LSM Protective Coatings on Stainless Steel as Interconnects for Solid Oxide Fuel Cells
Published online by Cambridge University Press: 18 March 2014
One of the major barriers to the adoption of solid oxide fuel cells (SOFCs) is the short lifetime of the fuel cell stacks. A stack consists of a number of cells in series separated by an interconnect. Due to the high temperatures necessary for SOFCs, typical commercial interconnects are ceramic. Great attention has been paid to decreasing the operating temperature of SOFCs in order to extend the life and decrease the cost of the stack. As operating temperatures decrease below 1000°C, alternative interconnect materials become viable. Stainless steel interconnects are more cost effective than ceramic interconnects but the high temperatures and the oxidizing environment of the cathode leads to the formation of a chromium oxide scale that increases the stack resistance. Chromium from the stainless steel can also enter the vapor phase and redeposit on the cathode thereby blocking the electrochemically active sites. One method to neutralize these effects is to coat the metallic interconnect in a ceramic such as La.8Sr.2MnO3 (LSM). The coating acts as a diffusion barrier both against chromium diffusing into the cathode and oxygen diffusing into the interconnect. In this study LSM has been deposited using plasma spray and tested in a dual atmosphere setup using impedance spectroscopy to analyze the performance of the coatings at various temperatures. The area specific resistance and chemical composition of the scale was examined in order to determine the affect of the LSM coating.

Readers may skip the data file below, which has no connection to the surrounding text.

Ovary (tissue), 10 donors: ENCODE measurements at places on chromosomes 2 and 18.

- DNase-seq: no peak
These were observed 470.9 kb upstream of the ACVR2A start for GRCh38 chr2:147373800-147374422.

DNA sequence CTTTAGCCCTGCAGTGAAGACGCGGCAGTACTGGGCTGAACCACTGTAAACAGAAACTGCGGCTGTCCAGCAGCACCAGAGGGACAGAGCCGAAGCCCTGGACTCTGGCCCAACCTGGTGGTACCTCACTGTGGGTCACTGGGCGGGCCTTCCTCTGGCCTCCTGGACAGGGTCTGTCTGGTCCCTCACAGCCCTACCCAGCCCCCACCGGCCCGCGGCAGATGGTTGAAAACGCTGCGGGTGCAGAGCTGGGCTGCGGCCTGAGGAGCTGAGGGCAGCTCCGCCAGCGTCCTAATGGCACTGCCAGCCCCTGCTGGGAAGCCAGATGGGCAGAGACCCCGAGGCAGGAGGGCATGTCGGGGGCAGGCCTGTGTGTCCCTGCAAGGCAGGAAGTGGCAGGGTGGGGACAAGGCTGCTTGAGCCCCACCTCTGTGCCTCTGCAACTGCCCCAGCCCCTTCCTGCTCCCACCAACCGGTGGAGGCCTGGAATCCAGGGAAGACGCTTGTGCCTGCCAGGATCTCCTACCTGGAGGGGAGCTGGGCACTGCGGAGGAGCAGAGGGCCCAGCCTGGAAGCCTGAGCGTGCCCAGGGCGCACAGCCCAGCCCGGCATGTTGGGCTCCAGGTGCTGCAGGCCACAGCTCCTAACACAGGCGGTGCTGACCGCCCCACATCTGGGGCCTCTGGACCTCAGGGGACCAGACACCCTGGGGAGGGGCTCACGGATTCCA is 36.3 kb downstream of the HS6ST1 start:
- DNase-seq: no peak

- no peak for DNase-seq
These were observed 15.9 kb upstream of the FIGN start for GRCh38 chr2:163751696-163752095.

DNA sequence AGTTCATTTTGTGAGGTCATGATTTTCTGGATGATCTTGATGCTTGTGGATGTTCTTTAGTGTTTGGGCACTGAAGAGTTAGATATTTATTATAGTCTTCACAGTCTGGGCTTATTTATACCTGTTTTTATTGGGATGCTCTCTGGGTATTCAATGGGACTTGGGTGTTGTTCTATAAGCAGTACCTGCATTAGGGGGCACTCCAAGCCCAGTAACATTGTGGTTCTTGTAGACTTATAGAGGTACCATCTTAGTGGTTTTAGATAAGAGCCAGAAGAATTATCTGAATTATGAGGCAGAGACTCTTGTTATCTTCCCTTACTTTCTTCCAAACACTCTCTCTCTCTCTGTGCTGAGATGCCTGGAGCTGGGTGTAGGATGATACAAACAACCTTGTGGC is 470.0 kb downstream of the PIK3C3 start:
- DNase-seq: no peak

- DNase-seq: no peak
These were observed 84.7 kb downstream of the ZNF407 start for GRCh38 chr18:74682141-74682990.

- MRS Online Proceedings Library (OPL) , Volume 1644: Symposium DD – Materials and Technologies for Grid-Scale Energy Storage , 2014 , mrsf13-1644-dd05-03
- Copyright © Materials Research Society 2014